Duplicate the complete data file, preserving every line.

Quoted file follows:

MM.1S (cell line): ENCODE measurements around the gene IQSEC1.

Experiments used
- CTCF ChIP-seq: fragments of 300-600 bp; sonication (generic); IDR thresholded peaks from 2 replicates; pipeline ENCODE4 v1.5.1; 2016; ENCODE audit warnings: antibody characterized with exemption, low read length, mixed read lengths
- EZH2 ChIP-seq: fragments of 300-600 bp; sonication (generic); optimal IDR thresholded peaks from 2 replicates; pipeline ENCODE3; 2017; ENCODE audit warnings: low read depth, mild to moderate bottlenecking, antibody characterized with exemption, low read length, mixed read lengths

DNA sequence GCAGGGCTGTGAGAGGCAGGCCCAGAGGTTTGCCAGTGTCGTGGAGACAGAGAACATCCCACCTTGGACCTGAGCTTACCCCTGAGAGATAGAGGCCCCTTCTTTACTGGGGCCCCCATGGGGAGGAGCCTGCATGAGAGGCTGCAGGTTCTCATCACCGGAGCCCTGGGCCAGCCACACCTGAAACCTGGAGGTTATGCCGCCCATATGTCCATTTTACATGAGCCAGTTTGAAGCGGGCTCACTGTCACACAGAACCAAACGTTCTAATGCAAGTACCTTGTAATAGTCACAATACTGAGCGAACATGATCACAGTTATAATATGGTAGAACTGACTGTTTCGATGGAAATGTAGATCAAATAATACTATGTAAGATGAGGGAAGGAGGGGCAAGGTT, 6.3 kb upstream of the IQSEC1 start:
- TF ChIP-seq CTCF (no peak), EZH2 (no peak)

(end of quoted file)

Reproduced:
MM.1S (cell line): ENCODE measurements around the gene IQSEC1.

Experiments used
- CTCF ChIP-seq: fragments of 300-600 bp; sonication (generic); IDR thresholded peaks from 2 replicates; pipeline ENCODE4 v1.5.1; 2016; ENCODE audit warnings: antibody characterized with exemption, low read length, mixed read lengths
- EZH2 ChIP-seq: fragments of 300-600 bp; sonication (generic); optimal IDR thresholded peaks from 2 replicates; pipeline ENCODE3; 2017; ENCODE audit warnings: low read depth, mild to moderate bottlenecking, antibody characterized with exemption, low read length, mixed read lengths

DNA sequence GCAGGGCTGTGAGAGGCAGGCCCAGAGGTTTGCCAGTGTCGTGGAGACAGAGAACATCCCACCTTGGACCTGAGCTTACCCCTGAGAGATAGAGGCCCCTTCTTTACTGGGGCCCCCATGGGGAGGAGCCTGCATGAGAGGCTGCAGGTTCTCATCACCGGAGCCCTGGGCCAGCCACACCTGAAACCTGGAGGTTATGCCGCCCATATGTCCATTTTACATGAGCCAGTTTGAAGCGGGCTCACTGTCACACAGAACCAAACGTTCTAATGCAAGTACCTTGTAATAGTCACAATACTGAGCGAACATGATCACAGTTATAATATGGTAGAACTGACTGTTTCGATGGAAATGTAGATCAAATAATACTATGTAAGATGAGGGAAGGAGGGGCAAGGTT, 6.3 kb upstream of the IQSEC1 start:
- TF ChIP-seq CTCF (no peak), EZH2 (no peak)